Service is available on a 24-hour, seven-day-a-week basis for people having a psychiatric crisis, a mental health crisis, or emergency. A directory of mental health crisis phone numbers in Minnesota lists all crisis providers by county. The National Suicide Prevention Lifeline is a toll-free number: 800-273-TALK (8255).
Hospitals can provide short-term mental health services to help stabilize people in crisis.
Adult Rehabilitative Mental Health Services (ARMHS) can provide individuals with:
Services are provided at the person’s place of residence.
Assertive Community Treatment (ACT) offers intensive services at home for individuals with a serious mental illness. Services are customized to fit each person’s unique set of needs, strengths and preferences. This may include any area affected by the mental illness, including symptom management, employment, housing, finances, education, medical and dental care, substance abuse, family and social life and activities of daily living.
Certified Community Behavioral Health Clinics provide a new way of delivering community behavioral health services. Certified Community Behavioral Health Clinics act as a “one-stop-shop” that offer mental health and substance use disorder services, as well as a range of other services, in order to coordinate care across settings and providers.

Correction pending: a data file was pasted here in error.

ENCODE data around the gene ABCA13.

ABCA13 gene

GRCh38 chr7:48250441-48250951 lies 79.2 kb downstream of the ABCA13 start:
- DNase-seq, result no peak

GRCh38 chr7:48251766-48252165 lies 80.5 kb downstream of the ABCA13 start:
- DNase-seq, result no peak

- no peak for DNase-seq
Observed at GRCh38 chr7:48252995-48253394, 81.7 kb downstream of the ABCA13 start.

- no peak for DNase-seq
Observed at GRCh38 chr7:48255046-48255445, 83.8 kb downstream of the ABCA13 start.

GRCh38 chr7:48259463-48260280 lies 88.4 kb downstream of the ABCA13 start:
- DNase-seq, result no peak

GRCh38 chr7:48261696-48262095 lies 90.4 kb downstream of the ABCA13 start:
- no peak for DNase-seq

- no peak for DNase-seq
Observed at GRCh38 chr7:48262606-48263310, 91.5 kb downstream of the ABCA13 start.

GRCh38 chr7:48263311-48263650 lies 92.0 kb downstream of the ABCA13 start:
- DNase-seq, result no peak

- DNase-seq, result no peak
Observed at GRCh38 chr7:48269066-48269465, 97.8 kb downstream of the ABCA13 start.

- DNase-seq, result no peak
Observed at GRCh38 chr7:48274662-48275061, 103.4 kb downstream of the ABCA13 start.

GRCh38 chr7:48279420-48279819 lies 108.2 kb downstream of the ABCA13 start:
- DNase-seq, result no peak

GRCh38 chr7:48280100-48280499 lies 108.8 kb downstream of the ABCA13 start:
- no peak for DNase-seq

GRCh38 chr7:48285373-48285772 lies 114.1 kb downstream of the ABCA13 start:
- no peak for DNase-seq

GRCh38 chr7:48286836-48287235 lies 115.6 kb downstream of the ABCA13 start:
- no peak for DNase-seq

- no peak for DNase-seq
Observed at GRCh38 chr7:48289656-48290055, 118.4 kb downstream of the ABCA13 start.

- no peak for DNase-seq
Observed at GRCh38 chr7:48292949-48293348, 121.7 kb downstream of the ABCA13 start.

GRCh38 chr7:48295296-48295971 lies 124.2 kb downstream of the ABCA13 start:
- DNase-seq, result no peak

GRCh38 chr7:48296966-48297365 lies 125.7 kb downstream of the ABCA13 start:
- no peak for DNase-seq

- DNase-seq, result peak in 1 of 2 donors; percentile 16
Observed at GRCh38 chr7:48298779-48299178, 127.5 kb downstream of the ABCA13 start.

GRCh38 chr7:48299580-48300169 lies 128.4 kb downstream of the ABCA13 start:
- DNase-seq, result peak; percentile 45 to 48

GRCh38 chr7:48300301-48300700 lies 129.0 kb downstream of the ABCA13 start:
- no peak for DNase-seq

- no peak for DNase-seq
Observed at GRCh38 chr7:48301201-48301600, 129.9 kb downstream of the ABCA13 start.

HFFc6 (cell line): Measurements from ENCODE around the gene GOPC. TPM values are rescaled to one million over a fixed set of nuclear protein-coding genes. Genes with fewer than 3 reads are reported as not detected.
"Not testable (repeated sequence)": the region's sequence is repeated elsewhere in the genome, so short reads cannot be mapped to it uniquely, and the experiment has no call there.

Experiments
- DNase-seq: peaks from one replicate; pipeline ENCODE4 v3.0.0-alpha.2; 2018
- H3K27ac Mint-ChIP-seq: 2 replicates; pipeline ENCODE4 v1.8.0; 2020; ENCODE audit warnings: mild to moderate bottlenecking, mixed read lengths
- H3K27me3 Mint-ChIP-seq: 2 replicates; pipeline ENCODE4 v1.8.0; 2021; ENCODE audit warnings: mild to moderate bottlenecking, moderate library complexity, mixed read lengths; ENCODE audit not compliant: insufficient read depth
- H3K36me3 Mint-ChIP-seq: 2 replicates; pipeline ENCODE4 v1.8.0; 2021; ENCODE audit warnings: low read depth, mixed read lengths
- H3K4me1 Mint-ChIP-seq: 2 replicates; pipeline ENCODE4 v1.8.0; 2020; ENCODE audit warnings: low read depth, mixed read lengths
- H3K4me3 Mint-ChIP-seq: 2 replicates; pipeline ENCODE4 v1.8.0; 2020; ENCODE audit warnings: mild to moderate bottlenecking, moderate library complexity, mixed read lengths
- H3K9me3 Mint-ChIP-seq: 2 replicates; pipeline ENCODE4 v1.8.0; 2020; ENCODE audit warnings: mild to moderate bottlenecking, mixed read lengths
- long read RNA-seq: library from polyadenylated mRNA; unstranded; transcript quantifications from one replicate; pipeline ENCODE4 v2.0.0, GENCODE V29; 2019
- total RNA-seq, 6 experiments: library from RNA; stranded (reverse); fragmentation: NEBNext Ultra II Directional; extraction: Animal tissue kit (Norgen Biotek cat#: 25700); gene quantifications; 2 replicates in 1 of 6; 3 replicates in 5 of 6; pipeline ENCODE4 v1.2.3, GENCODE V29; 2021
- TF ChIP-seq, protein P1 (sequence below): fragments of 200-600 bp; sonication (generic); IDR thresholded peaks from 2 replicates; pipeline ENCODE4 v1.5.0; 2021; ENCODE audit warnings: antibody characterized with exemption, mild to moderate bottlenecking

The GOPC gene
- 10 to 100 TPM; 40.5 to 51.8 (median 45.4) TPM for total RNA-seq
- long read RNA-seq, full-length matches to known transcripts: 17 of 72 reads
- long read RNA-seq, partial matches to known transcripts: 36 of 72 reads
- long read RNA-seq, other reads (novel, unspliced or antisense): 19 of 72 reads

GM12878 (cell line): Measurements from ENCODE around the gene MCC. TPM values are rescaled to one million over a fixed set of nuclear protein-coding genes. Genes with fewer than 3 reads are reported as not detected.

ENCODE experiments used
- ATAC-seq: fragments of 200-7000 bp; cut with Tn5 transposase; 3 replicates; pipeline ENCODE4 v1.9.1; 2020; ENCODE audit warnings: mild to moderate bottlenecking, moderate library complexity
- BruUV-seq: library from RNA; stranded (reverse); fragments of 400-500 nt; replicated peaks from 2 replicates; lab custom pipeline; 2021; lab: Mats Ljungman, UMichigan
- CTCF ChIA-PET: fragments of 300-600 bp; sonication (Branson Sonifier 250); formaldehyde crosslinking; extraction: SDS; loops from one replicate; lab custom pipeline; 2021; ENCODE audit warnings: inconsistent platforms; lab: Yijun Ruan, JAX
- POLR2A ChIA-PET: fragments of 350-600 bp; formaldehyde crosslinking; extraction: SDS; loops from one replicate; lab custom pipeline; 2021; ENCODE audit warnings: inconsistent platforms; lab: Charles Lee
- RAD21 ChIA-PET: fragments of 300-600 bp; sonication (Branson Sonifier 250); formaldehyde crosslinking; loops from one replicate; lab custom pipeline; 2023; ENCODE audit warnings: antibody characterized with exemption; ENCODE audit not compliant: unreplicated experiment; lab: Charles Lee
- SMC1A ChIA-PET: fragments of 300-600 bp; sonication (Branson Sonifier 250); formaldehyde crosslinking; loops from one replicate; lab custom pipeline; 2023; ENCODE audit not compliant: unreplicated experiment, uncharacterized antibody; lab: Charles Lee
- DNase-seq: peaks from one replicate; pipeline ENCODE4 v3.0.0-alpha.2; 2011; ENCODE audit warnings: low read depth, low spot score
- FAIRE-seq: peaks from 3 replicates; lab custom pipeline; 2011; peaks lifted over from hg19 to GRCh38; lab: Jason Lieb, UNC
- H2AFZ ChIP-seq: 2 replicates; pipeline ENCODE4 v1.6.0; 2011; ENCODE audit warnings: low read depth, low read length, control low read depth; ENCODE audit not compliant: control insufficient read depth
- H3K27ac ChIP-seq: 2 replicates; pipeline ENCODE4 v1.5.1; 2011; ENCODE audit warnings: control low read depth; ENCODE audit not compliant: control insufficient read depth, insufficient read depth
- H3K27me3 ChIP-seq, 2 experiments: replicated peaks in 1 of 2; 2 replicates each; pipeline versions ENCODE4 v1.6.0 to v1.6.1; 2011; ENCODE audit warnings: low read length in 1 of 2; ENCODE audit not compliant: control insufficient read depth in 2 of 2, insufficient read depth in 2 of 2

To access a Certified Community Behavioral Health Clinic, contact a clinic listed below:
Certified peer specialists are individuals who have a lived experience of mental illness and are trained to be direct service mental health staff. Certified peer specialists are employed by a range of mental health services, offering support and hope to individuals with a lived experience of mental illness by sharing their story and helping them to discover their strengths.
All counties in Minnesota have crisis response teams. A mental health crisis responder assesses the crisis, assists the recipient in coping with the crisis and follows up with the person to assure that they receive longer-term support and services as needed.
Information page (PDF)
DHS provides grants to support culturally-specific, trauma-informed mental health and substance use disorder services within cultural and minority communities in Minnesota. Mental illness and substance use disorder affects some communities more than others due to social factors such as racism and historical trauma. One way to address these inequities is to offer services that acknowledge and support the needs of people in a culturally-specific, trauma-informed way.
Adult day treatment is an intensive psychotherapeutic treatment provided with the goal of reducing or relieving the effects of mental illness and providing training to help the person live in the community.
Adult day treatment is a short-term, community-based mental health program consisting of group psychotherapy, rehabilitative services and other therapeutic group services provided by a multidisciplinary team. Adult day treatment services are linked to goals and objectives identified in an individual’s treatment plan, which will lead to improvement in the person’s mental illness.